Profiles details
Dullahan, Robert J.
Jesuit Father Robert J. Dullahan died on Aug. 11, 2015 at the Jesuit Center in Wernersville, Pennsylvania. He was a Jesuit priest for 58 years.
Dullahan, Robert J.

Died 11 August 2015

Jesuit Father Robert J. Dullahan died on Aug. 11, 2015 at the Jesuit Center in Wernersville, Pennsylvania. He was a Jesuit priest for 58 years.

A native of Floral Park, New York, Fr. Dullahan was an alumnus of Xavier High School in New York City and entered the Society of Jesus at the Novitiate of St. Isaac Jogues in Wernersville. He received his bachelor's degree from West Baden College in West Baden Springs, Indiana, and went on to receive his master’s in theology at De Nobili College in Poona, India. He also studied Hindi at the prestigious Allahbad University in India. He was ordained on March 24, 1957, at De Nobili College.

Fr. Dullahan spent the first 20 years of his priesthood teaching English and religion in India, first at St. Xavier's School in Chaibasa and later at the Loyola School in Jamshedpur. In 1976, he returned to the States and became assistant pastor at St. Thomas Manor in Port Tobacco, Maryland. Over the next 10 years, he would serve as a hospital chaplain in St. Louis, an assistant pastor at Sacred Heart Church in Columbia, Missouri, and a counselor at Dennis O'Connell High School in Arlington, Virginia.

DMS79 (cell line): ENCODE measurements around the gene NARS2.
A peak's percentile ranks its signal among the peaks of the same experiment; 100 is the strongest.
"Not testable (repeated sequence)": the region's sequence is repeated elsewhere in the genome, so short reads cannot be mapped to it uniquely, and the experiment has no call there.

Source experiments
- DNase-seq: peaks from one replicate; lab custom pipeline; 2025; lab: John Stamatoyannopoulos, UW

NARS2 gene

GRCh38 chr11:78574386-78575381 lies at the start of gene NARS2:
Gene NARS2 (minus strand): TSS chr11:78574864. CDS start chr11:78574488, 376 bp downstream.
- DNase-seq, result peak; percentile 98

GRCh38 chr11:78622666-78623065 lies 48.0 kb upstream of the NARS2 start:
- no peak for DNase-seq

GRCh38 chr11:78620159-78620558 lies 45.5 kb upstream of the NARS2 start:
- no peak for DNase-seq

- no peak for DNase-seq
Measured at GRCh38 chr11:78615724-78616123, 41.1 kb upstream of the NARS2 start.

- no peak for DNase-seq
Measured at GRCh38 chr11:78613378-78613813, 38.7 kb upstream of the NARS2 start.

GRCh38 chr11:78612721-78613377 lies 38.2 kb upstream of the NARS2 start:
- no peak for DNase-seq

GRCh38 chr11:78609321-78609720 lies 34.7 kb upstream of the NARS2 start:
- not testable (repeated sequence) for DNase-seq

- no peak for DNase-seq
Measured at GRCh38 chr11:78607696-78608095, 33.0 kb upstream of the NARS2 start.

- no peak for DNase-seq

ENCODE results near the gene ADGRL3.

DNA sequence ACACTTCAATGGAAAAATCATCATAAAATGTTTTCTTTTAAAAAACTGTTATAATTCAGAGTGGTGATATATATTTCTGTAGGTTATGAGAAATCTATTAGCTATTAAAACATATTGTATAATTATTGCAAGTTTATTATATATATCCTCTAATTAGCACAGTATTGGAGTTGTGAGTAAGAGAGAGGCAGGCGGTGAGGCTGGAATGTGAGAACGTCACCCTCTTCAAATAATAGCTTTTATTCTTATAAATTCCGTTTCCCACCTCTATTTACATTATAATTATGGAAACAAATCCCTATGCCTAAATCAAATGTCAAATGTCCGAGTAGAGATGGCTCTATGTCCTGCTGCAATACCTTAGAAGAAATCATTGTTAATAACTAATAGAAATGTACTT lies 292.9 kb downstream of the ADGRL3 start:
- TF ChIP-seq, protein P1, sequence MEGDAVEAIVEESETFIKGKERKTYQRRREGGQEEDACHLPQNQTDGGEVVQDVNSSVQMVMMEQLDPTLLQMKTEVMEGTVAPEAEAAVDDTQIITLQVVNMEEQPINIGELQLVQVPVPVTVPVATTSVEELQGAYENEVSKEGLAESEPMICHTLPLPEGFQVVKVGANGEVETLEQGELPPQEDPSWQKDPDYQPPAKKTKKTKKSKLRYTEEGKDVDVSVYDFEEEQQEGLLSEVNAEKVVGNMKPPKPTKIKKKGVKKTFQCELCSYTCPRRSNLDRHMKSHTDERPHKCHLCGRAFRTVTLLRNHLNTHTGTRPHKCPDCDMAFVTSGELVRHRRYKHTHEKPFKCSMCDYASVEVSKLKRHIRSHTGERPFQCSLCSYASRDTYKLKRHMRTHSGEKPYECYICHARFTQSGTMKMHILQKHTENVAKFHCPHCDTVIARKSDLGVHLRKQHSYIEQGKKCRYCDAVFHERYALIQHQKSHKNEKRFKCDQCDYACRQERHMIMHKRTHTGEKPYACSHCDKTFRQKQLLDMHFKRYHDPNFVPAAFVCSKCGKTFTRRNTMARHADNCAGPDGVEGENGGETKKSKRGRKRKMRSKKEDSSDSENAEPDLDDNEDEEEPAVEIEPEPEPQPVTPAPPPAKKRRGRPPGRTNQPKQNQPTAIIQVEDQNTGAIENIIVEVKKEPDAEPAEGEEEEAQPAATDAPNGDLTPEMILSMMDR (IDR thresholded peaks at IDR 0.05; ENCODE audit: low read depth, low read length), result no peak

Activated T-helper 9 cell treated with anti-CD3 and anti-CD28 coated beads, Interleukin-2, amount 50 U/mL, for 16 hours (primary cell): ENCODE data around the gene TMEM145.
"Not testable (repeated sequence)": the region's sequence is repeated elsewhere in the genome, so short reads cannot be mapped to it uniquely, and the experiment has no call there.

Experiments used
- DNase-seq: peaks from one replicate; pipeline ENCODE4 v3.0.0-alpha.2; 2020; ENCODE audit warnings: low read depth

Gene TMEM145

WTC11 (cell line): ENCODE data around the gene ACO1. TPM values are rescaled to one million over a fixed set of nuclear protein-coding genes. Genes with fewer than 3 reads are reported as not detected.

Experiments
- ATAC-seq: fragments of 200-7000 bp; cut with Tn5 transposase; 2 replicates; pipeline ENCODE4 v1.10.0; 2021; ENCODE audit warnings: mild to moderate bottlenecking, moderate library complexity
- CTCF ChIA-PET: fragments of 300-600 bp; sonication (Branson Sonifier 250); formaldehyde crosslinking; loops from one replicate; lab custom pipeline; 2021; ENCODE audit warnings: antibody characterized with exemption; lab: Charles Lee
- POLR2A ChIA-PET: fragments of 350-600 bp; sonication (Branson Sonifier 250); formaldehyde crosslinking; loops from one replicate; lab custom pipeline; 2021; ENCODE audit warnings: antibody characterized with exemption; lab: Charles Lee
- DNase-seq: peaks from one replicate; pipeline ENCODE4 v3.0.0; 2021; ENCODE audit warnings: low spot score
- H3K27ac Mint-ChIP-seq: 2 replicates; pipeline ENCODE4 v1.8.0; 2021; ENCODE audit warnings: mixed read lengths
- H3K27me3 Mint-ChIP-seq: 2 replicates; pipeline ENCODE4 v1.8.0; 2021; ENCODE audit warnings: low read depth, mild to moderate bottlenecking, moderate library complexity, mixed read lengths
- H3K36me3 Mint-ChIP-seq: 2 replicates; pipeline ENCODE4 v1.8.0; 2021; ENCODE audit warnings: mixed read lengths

Hearing another call for missions overseas, Fr. Dullahan set off in 1986 for St. Peter's Seminary in Ghana to become a teacher of pastoral counseling. After five years there, he spent the next six as an assistant pastor for two churches in Nigeria before returning home in 1997 to St. Ambrose Church in Annandale, Virginia, and then to the Jesuit community of St. Isaac Jogues in Wernersville, as a pastoral minister.

In Memoriam
Publications

Jesuits Spring 2019

Jesuits Fall/Winter 2018

Jesuits Summer 2018





Sioux Spiritual Center
The Sioux Spiritual Center, nestled amid the hills of western South Dakota, is the heart of the Diocese of Rapid City’s efforts to develop native clergy and leadership on the reservations.